- The Tax Office welcomes invitations to make presentations to civic clubs, neighborhood associations and other membership groups to provide details on revaluation and answer questions. Contact us at 919-542-8211 to schedule a presentation.
- Click here to view and download a form to appeal your valuation to the Chatham County Board of Equalization and Review.
- Verified sales in similar neighborhoods are used and adjusted for location, materials, age, size and many other variables.
- Every property owner will receive a notice in the mail by mid to late February 2017 with the new assessed value, along with information on why and how to appeal the new valuation. The information on new values will not be available until they are mailed out.
- An increase or decrease in your property's tax valuation does no mean that your 2017 tax bill will go up or down the same percentage. The Board of Commissioners sets the tax rate for 2017 before July 1, 2017. That tax rate will determine how much you actually owe for real property taxes in 2017.
Data Collection: In this early phase, data collectors may inspect properties to ensure accuracy of tax records and note any changes to the property. The condition and features of the property are noted. The data collector may ask questions of owners, verify measurements of structures and take photos. They will confirm any recent sales information. The purpose of visits is solely to collect information.
Appraisal: While the data collection is underway, appraisers will research current sales to identify where increases and decreases in value are happening. Current sales allow comparisons to be made, a key step in identifying factors for determining the true market value.
Determination of Assessed Market Value: Appraisers determine this value by dividing the county into neighborhoods. They then look at true market sales, construction costs, and commercial income, analyzed by neighborhood using the Schedule of Values (see below) to create the assessed value of a property.
Schedule of Values: The Schedule of Values is a set of rules, standards, laws, tables and guidelines used by appraisers to determine the tax value for each property. For the 2017 revaluation, a contracted vendor will develop a Schedule of Values from data collected from many sources, such as qualified sales and market trends. Once developed, the Schedule of Values goes to the Board of Commissioners for approval.
- Your mailing notice with the new tax assessment will include information on how to file an appeal as well information on valid and invalid reasons for appealing. Once you file an appeal form, an appraiser will contact you.
- It is a state-mandated process to update the assessed tax value of each property so that it is consistent with the current market value, as of January 1, 2017 Revaluation helps ensure a fair and equitable distribution of the tax burden. NC General Statute 105-283 defines current market value as the estimated price at which a property would change hands between a willing buyer and seller, with neither party under pressure or duress.
- Now - November 2016
Data collection and inspection of properties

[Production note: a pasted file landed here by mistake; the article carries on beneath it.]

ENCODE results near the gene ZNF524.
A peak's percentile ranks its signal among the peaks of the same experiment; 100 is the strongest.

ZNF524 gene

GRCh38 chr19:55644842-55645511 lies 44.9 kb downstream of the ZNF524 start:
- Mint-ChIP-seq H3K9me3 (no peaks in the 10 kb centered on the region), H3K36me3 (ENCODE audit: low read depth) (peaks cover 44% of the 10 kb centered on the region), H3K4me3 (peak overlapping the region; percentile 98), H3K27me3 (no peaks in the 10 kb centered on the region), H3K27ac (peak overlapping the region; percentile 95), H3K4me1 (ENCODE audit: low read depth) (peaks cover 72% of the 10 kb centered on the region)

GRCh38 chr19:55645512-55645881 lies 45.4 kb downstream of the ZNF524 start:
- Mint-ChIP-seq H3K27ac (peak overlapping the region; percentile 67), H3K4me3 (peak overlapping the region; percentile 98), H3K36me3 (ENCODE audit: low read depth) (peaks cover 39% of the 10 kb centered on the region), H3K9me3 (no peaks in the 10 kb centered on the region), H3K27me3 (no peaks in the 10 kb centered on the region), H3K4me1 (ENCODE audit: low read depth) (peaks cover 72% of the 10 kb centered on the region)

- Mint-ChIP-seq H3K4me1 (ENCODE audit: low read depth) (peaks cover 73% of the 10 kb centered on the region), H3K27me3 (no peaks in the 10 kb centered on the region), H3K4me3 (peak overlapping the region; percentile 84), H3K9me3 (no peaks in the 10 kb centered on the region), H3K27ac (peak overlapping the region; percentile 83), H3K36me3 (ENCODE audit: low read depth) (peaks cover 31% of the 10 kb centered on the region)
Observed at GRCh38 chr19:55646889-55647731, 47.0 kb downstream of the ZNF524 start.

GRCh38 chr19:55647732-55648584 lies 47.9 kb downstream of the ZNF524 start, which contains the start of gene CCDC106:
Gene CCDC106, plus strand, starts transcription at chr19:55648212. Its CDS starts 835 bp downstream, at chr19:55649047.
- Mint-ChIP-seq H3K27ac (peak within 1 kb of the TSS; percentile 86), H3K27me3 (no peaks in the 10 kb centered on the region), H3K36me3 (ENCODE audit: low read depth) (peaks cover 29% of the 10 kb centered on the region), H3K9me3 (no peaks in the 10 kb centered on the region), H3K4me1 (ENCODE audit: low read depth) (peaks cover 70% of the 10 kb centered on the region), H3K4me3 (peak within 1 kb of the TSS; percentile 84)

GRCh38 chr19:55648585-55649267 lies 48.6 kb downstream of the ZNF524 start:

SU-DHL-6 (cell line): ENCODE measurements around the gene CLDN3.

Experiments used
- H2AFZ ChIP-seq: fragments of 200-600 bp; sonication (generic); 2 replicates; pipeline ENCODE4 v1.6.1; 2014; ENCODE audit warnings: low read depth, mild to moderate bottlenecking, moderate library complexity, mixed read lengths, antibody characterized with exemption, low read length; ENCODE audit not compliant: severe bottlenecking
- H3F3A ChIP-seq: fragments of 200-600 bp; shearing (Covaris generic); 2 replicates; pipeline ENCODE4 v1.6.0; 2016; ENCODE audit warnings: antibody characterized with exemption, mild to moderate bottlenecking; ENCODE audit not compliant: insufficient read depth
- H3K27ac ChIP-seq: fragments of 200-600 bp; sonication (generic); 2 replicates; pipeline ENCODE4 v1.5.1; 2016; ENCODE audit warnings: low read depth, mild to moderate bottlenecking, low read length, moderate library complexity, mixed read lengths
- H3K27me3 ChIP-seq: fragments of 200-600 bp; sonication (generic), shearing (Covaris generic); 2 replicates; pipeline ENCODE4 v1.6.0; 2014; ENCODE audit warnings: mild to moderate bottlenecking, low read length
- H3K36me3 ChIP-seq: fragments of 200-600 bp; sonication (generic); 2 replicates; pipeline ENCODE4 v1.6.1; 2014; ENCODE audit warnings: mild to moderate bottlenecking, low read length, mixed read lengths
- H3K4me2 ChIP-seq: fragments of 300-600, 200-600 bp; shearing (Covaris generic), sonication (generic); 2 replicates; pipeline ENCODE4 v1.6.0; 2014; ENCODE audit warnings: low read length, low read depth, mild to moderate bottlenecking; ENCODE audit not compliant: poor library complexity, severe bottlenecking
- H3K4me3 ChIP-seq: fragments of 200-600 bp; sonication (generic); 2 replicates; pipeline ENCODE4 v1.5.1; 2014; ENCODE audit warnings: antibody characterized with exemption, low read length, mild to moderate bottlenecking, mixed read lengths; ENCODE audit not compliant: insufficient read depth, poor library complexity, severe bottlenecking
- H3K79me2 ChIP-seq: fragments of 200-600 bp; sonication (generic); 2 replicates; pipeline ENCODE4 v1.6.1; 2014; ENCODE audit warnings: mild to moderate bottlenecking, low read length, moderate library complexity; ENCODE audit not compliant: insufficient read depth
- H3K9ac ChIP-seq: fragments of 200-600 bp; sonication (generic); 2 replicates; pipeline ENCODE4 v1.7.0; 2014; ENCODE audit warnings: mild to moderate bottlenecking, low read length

- Fall 2016
Schedule of Values presented to the Board of Commissioners for review and approval
- January 1, 2017
Effective date of new values
- February 2017
Notices of new values mailed to property owners along with information on how and when to appeal
- February-March 2017
Informal appeals through Tax Office
- April-May, 2017
Formal appeals through the Board of Equalization and Review
- September 1, 2017
Due date for 2017 property taxes
- January 5, 2018
Last day to pay 2017 property taxes without penalty.
- Now - November 2016
- True market value is the most likely value of a property, not necessarily the highest or lowest value. It also may not be the actual sales price. Instead, it is the price that would likely be paid by a willing buyer and seller, not under duress, with both having reasonable and full knowledge of the property’s uses.
WHAT IT IS NOT: Foreclosures, short sales, lending agency sales from foreclosures, relocation agencies, auctions, family sales and other such options are NOT true market sales.
Only true market sales prior to January 1, 2017 will be analyzed, as required by state statute.
- Revaluation includes residential, commercial and industrial land and structures. Personal property, such as motor vehicles, watercraft or aircraft, are not included in revaluation, because their values are determined annually.
- They take effect on January 1, 2017. However, tax bills on these values are not due until September 1, 2017. However, the last day to pay 2017 taxes without incurring penalties is January 5, 2018. Penalties will incur starting January 6, 2018.
- Once the new values are mailed out to property owners in mid to late February of 2017, you can click here to get started in looking up your property and how much you owe in taxes. The new 2017 values will not be posted until that time.
- The Tax Office’s appraisers do not create market value. They analyze local property sales, location, trends and patterns to determine a specific property’s tax value. Similar properties in the same neighborhood should have a similar appraised value. .
All parcels are reviewed and reassessed during revaluation. Sales of other similar properties in your area are used to determine the current market value of your property.
- Parcels near each other may have different values or changes in values due to various factors, such as access, permitted uses, size, age, condition, and types of materials used, etc.
- North Carolina General Statute 105-286 requires counties to conduct a revaluation at least every eight years. Chatham County's last revaluation was January 1, 2009. Counties across the state are not on the same schedule for revaluation. Chatham County typically revalues every four years, but the 2013 revaluation was postponed due to the great recession.